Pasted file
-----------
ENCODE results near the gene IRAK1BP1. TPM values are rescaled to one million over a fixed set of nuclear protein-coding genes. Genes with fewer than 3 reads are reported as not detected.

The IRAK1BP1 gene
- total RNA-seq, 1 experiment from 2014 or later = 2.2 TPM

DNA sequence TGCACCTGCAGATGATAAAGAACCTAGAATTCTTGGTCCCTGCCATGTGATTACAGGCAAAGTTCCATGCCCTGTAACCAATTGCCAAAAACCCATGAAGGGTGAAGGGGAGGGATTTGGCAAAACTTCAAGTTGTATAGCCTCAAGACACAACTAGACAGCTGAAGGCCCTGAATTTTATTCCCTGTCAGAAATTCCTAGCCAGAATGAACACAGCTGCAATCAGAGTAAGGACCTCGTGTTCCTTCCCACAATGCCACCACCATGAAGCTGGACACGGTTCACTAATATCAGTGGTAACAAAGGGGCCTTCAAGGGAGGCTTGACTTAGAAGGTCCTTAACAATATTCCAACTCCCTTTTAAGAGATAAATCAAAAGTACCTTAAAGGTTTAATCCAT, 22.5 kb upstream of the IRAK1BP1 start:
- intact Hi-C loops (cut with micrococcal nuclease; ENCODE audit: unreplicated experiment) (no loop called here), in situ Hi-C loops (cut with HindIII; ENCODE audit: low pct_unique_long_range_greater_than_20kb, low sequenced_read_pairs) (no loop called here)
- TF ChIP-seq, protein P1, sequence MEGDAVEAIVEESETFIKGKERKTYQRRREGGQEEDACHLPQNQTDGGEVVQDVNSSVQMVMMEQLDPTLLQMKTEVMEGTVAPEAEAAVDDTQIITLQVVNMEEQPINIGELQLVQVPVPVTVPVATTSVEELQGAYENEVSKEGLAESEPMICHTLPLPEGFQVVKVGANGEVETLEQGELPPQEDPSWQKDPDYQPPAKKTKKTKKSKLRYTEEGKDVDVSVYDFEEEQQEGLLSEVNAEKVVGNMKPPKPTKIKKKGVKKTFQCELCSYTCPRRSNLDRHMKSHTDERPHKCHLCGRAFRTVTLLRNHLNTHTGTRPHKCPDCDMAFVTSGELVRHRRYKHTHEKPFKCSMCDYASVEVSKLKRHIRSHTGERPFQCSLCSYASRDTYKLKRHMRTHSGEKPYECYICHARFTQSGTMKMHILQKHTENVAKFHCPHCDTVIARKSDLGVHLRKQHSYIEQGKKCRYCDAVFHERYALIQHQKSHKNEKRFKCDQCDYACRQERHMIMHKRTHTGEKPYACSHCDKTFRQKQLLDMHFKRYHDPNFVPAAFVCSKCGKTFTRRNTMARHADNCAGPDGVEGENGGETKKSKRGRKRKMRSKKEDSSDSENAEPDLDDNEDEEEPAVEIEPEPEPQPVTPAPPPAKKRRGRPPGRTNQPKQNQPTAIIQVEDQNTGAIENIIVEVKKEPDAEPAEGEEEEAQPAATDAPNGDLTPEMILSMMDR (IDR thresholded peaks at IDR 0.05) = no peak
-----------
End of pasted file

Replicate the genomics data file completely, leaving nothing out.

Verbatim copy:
ENCODE results near the gene IRAK1BP1. TPM values are rescaled to one million over a fixed set of nuclear protein-coding genes. Genes with fewer than 3 reads are reported as not detected.

The IRAK1BP1 gene
- total RNA-seq, 1 experiment from 2014 or later = 2.2 TPM

DNA sequence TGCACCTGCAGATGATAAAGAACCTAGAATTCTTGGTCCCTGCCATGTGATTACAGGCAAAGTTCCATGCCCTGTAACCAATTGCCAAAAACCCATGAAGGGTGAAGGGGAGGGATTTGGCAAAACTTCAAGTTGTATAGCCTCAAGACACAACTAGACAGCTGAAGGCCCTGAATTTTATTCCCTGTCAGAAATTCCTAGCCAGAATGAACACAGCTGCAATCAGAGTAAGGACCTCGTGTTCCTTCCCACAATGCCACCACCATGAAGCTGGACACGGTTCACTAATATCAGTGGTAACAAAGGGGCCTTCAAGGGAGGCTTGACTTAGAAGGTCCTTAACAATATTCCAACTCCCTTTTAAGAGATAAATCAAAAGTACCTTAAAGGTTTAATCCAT, 22.5 kb upstream of the IRAK1BP1 start:
- intact Hi-C loops (cut with micrococcal nuclease; ENCODE audit: unreplicated experiment) (no loop called here), in situ Hi-C loops (cut with HindIII; ENCODE audit: low pct_unique_long_range_greater_than_20kb, low sequenced_read_pairs) (no loop called here)
- TF ChIP-seq, protein P1, sequence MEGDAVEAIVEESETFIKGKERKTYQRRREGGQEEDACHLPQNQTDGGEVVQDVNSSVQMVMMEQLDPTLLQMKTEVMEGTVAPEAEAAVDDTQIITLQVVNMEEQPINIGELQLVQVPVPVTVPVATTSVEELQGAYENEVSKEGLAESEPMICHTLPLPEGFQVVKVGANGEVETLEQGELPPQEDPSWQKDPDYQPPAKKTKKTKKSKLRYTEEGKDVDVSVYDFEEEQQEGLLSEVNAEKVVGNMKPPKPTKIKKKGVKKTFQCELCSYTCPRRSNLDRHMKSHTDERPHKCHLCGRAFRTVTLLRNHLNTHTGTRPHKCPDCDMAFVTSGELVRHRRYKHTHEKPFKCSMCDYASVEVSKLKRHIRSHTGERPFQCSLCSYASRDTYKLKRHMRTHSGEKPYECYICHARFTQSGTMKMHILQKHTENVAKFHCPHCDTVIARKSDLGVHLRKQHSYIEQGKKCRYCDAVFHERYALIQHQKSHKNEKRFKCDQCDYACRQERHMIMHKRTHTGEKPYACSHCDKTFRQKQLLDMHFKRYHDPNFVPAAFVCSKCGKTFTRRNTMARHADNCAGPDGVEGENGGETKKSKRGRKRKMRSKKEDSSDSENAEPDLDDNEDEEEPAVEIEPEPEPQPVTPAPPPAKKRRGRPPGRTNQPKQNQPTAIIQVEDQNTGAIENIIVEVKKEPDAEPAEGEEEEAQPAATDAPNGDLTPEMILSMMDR (IDR thresholded peaks at IDR 0.05) = no peak